Faroe Islands updates COVID-19 guidelines for travellers

View of the Vaga airport in the Faroe Islands in 2007. Testing upon arrival requirements in the region will be in effect until October 31. (Franck Fife/AFP/Getty Images)
The Faroe Islands has updated its COVID-19 guidelines for travellers with specific instructions for visitors from so-called “open countries.”

Testing upon arrival is still required for anyone arriving in the region, with a second test to be done six days afterwards in order to avoid false negatives.

Children under 12 are exempt. The testing requirements will be mandatory until October 31.

The Faroe Islands is an autonomous region within the Kingdom of Denmark. Denmark has divided countries into “open countries” or “banned countries” when it comes to COVID-19. The list is updated regularly based on the country’s infection rate and if it has fewer than 20 COVID-19 infections per 100,000 people.

Second test still recommended for “open country’ residents

Residents of “banned countries” are not permitted in the Faroe Islands unless it’s for specific reasons such as a funeral, visiting minor children, or delivering essential goods and services to the region.

Guidelines for people from “open countries” include maintaining strict social and physical distancing guidelines until results of the first test are available within 24 hours, said a news release on Monday.

The Faroese government is also strongly recommending visitors from open countries take a second test on the sixth day, which is also free or charge.

As of August 4, the Faroe Islands had reported 227 confirmed COVID-19 infections with 192 recoveries.

Write to Eilís Quinn at eilis.quinn(at)cbc.ca 

Related stories from around the North:

Canada: Presumptive case of COVID-19 reported at Diavik mine in Canadian Northwest Territories, CBC News

Greenland: Greenland prolongs COVID-19 assembly limits until 2021, Eye on the Arctic

Iceland: Iceland reinstates COVID-19 restrictions after spike in domestic infections, Eye on the Arctic

Norway: Climate change hits back at Svalbard, coal mine flooded by melting glacier in Norway, The Independent Barents Observer

Russia: Russia’s Murmansk region counts more COVID-19 cases than neighboring Norway or Finland, The Independent Barents Observer

Sweden: Swedish authorities tasked with preparing for second coronavirus wave, Radio Sweden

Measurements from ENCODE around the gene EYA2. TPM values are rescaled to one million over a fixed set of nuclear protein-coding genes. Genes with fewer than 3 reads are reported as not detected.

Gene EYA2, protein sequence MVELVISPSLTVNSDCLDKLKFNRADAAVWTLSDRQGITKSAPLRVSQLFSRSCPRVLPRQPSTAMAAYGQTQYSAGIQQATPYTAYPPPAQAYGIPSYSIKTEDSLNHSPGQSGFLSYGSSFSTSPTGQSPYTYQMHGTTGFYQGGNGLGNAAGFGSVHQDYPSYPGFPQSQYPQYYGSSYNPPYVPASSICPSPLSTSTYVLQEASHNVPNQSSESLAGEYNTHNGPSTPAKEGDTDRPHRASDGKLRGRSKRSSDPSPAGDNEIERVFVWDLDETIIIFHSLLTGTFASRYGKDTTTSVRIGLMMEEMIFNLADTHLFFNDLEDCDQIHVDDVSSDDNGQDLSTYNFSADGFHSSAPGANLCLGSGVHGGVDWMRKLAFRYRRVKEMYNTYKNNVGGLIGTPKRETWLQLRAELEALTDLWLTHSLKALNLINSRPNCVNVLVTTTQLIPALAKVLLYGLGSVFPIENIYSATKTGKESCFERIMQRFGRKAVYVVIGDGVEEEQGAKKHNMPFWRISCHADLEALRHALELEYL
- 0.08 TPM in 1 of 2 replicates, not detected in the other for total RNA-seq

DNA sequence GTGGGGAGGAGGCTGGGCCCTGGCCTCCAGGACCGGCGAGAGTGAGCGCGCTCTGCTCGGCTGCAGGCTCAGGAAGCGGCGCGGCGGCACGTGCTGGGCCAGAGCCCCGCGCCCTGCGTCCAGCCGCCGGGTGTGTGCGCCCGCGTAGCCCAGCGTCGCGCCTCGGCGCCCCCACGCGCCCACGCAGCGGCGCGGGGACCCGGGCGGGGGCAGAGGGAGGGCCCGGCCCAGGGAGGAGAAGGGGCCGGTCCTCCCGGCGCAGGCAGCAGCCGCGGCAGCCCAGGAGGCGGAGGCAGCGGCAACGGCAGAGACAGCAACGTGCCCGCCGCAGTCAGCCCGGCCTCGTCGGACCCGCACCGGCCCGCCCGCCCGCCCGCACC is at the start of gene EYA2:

United States: Two Conoco employees in Alaska’s Arctic test positive for COVID-19, Alaska Public Media

Eilís Quinn, Eye on the Arctic

Eilís Quinn, Eye on the Arctic

Eilís Quinn is an award-winning journalist and manages Radio Canada International’s Eye on the Arctic news cooperation project. Eilís has reported from the Arctic regions of all eight circumpolar countries and has produced numerous documentary and multimedia series about climate change and the issues facing Indigenous peoples in the North.

Her investigative report "Death in the Arctic: A community grieves, a father fights for change," about the murder of Robert Adams, a 19-year-old Inuk man from Arctic Quebec, received the silver medal for “Best Investigative Article or Series” at the 2019 Canadian Online Publishing Awards. The project also received an honourable mention for excellence in reporting on trauma at the 2019 Dart Awards in New York City.

Her report “The Arctic Railway: Building a future or destroying an culture?” on the impact a multi-billion euro infrastructure project would have on Indigenous communities in Arctic Europe was a finalist at the 2019 Canadian Association of Journalists award in the online investigative category.

Her multimedia project on the health challenges in the Canadian Arctic, "Bridging the Divide," was a finalist at the 2012 Webby Awards.

Her work on climate change in the Arctic has also been featured on the TV science program Découverte, as well as Le Téléjournal, the French-Language CBC’s flagship news cast.

Eilís has worked for media organizations in Canada and the United States and as a TV host for the Discovery/BBC Worldwide series "Best in China."

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